Invisible War Wounds Killing at Home


Diggers* are being left to pay the ultimate price for emotional damage sustained in war zones, writes Samantha Healy.

THE SUNDAY MAIL February 27, 2011, p51:
AUSTRALIAN families, friends and communities have buried 23 soldiers killed Afghanistan since 2002.Each one was hailed for heroism, remembered for their larrikinism and commended for dedication to their mates and mission. But there is an even sadder often silent statistic that is forgotten – the number of soldiers, sailors airmen and women who have ended their lives for reasons that command a full military funeral of a fuller public acknowledgement by politicians. New [Department of] Defence figures show that 31 enlisted Defence personnel have, or are believed to have, committed suicide since 2005. Of those, 10 were in Queensland – the highest among the states, seven suspected suicide cases in NSW and six in the ACT. The suspected suicide deaths of two other Queensland soldiers earlier this year are also being investigated by the coroner but are not included in the figures at this stage.

Young Diggers president Jarratt believes the number of confirmed suicides is just the tip of the iceberg with many more going unaccounted for once they have been discharged from the defence forces. “Look at Vietnam. The number killed was far outweighed by the number who took their own life in the years after their service,” Mr Jarratt said. “We call it the invisible wounds of war, people dying not in combat but as a result of combat, years later.” He warns the problem will get worse as more young soldiers embark on multiple deployment to wars where their enemy is not always easily identifiable. In 2009, Professor David Dunt of Melbourne University’s School of Population Health compiled a report on suicides in the veteran community for the Federal Government. Titled Review of Mental Health Care in the Australian Defence Force and Transition Through Discharge, the report looked at the risk of self-harm, the contributing factors among ex-service members who have comitted or attempted suicide, the extent of suicide in the veteran community and lifestyle or other factors that may be contributing to suicide. It made recommendations on its findings. The acclaimed professor, who was given unprecedented access to the files of Defence and Veterans Affairs, found that suicide data was “harder to quantify” once defence personnel had left the ADF.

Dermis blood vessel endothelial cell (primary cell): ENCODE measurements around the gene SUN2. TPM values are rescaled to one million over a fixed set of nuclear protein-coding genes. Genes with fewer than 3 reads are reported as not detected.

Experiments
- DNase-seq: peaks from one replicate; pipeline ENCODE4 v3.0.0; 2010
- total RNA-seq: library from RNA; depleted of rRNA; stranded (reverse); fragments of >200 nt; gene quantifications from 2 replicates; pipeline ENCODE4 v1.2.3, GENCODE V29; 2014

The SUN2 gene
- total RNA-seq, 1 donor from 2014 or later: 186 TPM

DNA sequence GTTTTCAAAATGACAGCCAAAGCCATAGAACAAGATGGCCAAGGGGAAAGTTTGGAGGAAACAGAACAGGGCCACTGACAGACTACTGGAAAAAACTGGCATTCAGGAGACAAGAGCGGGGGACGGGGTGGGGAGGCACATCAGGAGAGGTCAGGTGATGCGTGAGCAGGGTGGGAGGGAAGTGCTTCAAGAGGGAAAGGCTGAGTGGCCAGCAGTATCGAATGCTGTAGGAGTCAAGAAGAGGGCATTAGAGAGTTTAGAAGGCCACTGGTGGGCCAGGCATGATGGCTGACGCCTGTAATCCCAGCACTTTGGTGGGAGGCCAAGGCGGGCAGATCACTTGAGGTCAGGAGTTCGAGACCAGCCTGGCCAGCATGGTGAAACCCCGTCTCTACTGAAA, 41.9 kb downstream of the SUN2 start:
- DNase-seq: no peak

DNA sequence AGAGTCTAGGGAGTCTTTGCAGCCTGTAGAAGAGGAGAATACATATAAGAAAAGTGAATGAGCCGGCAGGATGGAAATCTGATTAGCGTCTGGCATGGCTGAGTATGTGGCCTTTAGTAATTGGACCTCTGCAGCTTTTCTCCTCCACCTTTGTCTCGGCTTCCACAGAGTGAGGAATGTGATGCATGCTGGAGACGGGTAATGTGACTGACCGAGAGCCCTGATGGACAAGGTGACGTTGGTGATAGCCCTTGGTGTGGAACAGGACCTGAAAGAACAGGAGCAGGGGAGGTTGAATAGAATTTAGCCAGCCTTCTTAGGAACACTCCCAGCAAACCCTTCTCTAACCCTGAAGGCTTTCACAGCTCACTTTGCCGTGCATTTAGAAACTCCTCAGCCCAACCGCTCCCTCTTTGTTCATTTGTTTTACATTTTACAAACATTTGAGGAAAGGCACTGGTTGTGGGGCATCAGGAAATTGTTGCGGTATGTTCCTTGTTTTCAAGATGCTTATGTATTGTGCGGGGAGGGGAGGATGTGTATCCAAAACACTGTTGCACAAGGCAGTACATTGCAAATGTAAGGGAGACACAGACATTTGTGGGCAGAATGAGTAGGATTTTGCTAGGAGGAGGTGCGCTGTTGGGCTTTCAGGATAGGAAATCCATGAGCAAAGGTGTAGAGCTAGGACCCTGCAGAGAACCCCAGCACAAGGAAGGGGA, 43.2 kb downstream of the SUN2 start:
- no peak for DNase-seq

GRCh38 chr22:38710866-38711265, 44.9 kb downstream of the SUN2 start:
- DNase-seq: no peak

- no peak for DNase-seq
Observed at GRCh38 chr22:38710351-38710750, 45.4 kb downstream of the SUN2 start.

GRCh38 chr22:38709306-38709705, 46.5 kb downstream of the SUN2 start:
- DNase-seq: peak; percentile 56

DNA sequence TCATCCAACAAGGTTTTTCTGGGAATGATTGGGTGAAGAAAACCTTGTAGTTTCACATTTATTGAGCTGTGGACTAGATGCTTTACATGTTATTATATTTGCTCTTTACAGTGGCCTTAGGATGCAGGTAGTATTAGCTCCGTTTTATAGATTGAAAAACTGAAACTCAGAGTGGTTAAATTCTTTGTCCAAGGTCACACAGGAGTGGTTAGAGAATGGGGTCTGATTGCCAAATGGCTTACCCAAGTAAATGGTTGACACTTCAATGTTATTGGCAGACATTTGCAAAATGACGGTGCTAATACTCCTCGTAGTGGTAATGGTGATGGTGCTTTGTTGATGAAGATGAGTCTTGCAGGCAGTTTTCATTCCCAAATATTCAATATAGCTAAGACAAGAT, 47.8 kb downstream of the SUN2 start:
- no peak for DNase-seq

The 2009 report found that the ADF had done well in supporting mental health research but “less well” in supporting ongoing recording of mental health clinical data (client characteristics, contact type, diagnosis, quality-of-life measures etc) which is routine in public community mental helth services. “On the one hand we need better statistics and analysis but on the other hand the programs we offer should be as effective and accessible as possible. We owe that to them.” Prof Dun told The Sunday Mail. “We need to apply a report card to each recommendation made, to make sure they are not bogged down in bureaucracy, that they are working and still apply.”